What were t hese people thinking?
Next time you are even remotely tempted to gripe about Mondays, spare a thought for those hapless souls who start the week with rather less than stellar achievements.
Take for instance, all found in the papers on Monday, these fabulous cases of spectacular proportions, thus illustrating the fact that there are some moments when you’re just in the wrong spot at the wrong time.
First we have the young lad in England going for a small sleepwalk. Now this in itself is hardly newsworthy, but make the papers it did. You see he was obviously quite an aggressive sleepwalker – I wonder if you can be a speed sleepwalker, now that I come to think of it – as he managed to walk face first – face planted he did – right into the gaping maw of the stuffed, very dead, bloody great shark mounted on the wall in his maritime themed bedroom.
Now, interior decorating decisions aside, do you think that the mounter of said shark might have had a moment of brain freeze in deciding at what height to mount this charming addition to his home? So poor son goes for a bit of an amble about the house in the middle of the night and smacks into Jaws, and in so doing gets his face – his face! – clamped in the very real, very sharp teeth. Blood everywhere, I suppose Mater and Pater were a tiny bit shaken up by the entire scene.
Then we have the poor farmer in far north Queensland out for a ride on his horse. Unfortunately he and the horse parted company at one point, landing the farmer dazed and bleeding, and he wandered straight into a swamp which is not a good place to be in far north Queensland as you are likely to meet some critters you’d rather not.
Well, meet them he did. He wandered straight into a crocodiles’ nest, and let me tell you they were as cranky about it as the farmer.
Well he high tailed it out of there as best he could, but when you’re in a swamp it’s a little tricky to get out, so he found a tree and clambered up it. He spent his time trying to attract the aircraft he could hear overhead by flashing his flashlight off his tobacco tin, flinging toilet paper around the tree (he must have been an exceedingly well prepared farmer), and yelling at the crocs below: “I’m not falling out of this tree for you bastards!”
The crocodiles obviously had lunch on their minds as they continued to stalk the poor fellow for eight days before police and aboriginal trackers found him, somewhat delirious and very hungry. And in fabulous Aussie fashion, he was handed a Cherry Ripe which was “like a gourmet meal.”
It would be a little like handing a dazed American a Tootsie Roll.
Then, a boy in Michigan was obviously the victim of a near-sighted eagle as it mistook him for a hamster and attacked the kid around the head and neck. Bad start to the week there too.
But my favorite this week has to be the tale of the loony-toons Frenchman who, in his third attempt, was trying to break all sorts of records in making the highest parachute jump on record.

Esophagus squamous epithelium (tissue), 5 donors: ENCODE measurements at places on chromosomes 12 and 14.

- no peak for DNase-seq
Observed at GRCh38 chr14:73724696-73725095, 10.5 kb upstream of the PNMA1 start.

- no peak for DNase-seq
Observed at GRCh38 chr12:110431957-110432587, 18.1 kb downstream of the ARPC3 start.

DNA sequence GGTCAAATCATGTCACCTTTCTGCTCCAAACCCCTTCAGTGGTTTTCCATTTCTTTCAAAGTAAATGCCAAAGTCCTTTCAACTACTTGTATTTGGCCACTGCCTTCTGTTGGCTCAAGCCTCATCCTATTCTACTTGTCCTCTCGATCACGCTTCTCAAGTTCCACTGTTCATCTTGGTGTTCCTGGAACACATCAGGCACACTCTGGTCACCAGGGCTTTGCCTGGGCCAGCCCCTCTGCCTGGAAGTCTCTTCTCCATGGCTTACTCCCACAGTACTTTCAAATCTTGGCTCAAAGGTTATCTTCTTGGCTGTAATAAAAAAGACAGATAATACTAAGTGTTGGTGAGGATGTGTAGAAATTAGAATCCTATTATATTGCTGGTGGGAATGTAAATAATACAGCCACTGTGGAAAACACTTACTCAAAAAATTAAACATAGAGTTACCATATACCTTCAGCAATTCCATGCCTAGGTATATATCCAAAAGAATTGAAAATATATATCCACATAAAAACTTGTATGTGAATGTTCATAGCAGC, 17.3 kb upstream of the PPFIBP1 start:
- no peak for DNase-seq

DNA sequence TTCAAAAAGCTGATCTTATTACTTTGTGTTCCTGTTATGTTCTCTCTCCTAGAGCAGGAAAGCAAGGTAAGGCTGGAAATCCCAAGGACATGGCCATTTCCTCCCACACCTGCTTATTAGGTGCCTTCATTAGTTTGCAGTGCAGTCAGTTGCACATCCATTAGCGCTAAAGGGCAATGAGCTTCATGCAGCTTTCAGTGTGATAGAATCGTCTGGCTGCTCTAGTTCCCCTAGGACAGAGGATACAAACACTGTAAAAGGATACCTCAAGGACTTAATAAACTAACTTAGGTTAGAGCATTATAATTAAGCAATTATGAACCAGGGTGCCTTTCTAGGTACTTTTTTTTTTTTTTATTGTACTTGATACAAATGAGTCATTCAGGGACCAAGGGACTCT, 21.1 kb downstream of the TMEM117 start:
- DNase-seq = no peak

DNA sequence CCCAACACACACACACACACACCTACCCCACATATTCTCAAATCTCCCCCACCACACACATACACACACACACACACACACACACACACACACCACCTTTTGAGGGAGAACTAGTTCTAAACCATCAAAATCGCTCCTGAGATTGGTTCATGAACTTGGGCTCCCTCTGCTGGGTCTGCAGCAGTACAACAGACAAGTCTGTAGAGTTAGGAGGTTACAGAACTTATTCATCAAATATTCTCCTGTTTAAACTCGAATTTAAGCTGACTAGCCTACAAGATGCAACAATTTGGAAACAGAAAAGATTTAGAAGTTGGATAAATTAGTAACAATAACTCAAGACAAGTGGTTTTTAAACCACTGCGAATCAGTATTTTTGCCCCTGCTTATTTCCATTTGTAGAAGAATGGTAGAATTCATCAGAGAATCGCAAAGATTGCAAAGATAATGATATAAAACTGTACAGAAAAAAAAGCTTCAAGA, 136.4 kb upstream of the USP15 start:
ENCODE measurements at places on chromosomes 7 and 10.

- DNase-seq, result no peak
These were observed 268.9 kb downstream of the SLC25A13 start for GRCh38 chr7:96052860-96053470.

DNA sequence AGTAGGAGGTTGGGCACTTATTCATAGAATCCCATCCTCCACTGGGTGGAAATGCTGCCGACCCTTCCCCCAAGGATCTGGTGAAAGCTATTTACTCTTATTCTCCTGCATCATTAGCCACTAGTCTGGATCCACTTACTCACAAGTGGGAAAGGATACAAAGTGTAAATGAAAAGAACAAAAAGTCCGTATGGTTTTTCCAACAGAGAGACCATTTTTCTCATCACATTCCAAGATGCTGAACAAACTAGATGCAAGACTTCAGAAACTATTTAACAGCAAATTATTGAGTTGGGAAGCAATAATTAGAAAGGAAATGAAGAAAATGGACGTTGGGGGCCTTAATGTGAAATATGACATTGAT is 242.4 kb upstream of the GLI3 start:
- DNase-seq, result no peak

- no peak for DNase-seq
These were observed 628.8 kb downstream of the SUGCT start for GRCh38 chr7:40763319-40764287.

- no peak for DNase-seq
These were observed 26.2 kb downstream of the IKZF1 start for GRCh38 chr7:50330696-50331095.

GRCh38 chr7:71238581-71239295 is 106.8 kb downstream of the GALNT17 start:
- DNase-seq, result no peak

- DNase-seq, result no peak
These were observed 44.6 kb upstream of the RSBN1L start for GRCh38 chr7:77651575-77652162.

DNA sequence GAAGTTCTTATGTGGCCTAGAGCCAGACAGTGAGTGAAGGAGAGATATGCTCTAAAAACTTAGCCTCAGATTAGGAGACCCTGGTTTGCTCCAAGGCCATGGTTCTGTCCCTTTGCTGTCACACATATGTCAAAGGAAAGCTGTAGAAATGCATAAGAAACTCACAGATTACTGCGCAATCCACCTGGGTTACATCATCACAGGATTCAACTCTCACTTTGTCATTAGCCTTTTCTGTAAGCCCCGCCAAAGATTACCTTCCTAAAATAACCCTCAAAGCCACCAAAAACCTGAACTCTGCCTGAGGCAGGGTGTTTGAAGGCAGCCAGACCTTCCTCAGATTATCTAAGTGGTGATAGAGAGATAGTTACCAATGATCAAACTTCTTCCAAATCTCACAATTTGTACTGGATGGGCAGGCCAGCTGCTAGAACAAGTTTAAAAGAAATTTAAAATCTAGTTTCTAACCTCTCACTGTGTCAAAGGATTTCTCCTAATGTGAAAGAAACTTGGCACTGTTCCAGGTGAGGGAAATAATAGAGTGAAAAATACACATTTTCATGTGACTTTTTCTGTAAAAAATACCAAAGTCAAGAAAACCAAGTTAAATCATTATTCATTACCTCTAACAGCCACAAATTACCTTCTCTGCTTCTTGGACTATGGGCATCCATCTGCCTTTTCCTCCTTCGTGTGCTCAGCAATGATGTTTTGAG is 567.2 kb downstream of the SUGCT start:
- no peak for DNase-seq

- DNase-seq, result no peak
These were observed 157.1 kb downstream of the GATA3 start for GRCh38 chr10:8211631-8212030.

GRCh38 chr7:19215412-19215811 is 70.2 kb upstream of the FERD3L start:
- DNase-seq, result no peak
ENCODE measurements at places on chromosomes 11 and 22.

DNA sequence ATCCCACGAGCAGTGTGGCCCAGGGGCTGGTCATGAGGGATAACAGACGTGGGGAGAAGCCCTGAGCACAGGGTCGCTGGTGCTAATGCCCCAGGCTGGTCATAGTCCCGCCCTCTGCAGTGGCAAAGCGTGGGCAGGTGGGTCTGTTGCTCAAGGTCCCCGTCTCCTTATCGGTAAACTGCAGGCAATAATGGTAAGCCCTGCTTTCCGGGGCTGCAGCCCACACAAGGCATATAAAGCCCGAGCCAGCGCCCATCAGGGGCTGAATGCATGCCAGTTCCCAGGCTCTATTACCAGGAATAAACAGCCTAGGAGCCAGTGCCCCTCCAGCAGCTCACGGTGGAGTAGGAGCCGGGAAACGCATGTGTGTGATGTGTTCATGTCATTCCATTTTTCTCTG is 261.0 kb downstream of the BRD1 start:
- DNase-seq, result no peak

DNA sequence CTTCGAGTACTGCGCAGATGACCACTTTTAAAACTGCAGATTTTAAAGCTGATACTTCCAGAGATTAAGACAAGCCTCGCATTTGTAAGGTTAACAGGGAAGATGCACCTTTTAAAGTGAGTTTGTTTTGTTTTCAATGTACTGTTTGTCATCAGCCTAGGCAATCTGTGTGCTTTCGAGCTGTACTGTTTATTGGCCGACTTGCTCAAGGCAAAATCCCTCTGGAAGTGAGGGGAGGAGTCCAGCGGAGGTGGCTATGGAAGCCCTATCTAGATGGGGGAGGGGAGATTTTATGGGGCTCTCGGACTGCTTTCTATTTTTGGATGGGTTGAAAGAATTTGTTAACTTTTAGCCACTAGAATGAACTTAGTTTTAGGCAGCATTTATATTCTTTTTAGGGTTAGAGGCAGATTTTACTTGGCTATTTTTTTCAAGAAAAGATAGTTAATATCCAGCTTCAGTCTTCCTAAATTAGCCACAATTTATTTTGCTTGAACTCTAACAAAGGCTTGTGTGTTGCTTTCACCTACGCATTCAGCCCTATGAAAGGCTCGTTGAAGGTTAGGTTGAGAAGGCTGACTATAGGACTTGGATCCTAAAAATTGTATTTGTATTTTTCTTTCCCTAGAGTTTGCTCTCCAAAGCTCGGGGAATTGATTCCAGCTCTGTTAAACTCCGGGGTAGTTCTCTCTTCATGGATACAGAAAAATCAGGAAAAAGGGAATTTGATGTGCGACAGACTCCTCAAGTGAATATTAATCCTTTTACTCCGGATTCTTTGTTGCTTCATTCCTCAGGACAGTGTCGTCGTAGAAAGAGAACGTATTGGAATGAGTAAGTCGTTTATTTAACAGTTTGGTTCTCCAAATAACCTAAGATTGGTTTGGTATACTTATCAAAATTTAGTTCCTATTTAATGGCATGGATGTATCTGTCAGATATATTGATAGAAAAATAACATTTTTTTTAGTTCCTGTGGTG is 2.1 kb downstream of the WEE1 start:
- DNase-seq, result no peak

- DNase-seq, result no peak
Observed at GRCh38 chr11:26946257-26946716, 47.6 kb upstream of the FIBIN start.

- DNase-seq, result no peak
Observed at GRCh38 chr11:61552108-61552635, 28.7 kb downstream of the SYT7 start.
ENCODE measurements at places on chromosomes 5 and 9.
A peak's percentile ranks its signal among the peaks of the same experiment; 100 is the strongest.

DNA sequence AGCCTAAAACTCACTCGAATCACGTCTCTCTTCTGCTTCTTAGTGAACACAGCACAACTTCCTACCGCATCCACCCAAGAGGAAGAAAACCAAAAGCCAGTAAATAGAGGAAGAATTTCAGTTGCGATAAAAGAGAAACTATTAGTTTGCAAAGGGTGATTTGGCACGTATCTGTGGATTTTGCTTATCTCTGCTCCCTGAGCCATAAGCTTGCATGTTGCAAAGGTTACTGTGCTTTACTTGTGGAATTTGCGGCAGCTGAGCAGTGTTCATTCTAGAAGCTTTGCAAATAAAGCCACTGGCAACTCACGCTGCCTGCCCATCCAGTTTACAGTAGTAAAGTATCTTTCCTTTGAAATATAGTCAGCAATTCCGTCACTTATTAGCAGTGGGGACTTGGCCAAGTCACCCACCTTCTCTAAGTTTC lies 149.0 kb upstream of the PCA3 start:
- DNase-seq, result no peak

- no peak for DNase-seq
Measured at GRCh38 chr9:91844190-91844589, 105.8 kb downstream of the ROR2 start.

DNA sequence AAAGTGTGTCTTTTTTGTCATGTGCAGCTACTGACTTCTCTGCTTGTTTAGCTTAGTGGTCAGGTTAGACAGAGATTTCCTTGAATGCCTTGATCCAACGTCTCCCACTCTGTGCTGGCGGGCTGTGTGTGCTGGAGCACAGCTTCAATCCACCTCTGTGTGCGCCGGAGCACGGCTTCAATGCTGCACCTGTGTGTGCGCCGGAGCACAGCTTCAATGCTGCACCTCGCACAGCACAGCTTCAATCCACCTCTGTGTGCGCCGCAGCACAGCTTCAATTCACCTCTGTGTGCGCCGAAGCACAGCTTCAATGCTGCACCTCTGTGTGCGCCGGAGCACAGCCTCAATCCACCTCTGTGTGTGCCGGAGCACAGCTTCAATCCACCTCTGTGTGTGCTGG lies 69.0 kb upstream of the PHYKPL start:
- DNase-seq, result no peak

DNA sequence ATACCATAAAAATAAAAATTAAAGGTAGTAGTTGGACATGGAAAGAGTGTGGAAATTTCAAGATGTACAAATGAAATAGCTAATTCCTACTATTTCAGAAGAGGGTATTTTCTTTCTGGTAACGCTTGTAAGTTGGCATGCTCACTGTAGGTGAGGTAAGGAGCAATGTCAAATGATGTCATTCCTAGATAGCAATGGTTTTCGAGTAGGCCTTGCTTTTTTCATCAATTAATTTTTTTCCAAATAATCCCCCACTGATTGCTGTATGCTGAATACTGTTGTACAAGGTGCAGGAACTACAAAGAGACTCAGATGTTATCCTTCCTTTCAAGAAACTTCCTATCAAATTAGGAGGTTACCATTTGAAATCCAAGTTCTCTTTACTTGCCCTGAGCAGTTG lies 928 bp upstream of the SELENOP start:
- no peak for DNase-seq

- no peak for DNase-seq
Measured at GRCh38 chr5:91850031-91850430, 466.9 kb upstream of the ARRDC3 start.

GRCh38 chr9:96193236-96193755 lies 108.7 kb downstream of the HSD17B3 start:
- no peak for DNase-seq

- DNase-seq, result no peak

Lord knows how many scientists, boffins, and hangers on were involved, but it was a most complicated plot. He was not allowed to actually attempt the feat in France, as the French would rather not have him squished on someone’s maison or rue. The Canadians took pity on him, realizing they had far more open space than their Gallic cousins, and so North Battleford, Saskatchewan, was to host this amazing event.
He planned to be taken up – and I mean – way up – by a helium filled balloon to the tune of approximately 25 miles. Wearing a special suit and with his backpacked stuffed with a parachute, he was going to launch himself out of the thing and free fall for 21.590909 miles and then pull on the ripcord.
Now that’s got to give you pause for thought, doesn’t it? You would need one huge leap of faith that someone packed your parachute properly. I suppose an awful lot of physics comes into play here – at what force is a 64-year-old Frenchman’s body hurtling through air for 22 odd miles when he pulls the cord? I mean, presumably they were rather hopeful the bugger would be conscious at the time.
And then, when the gaily colored silks open, at what force would the guy be bungeed back upwards? I would certainly hope he’d be wearing a steel enforced athletic support as I would imagine that could cause a goodly bit of harm to – well – you catch my drift.
So it was all planned for Monday morning. A parade of press, a gallery of photographers and all was ready.
The balloon inflating, he strode out of his shed decked out in his space-ish suit with all mod-cons towards his dream flight. Ready to address the media, wave a brave ‘adieu’ to the crowd, his adieu became a sacre bleu as he watched the balloon – gee how do I put this – ah – leave without him.
C’est la vie – back to the drawing board. Now you just know he’s destined to have a bad week, don’t you?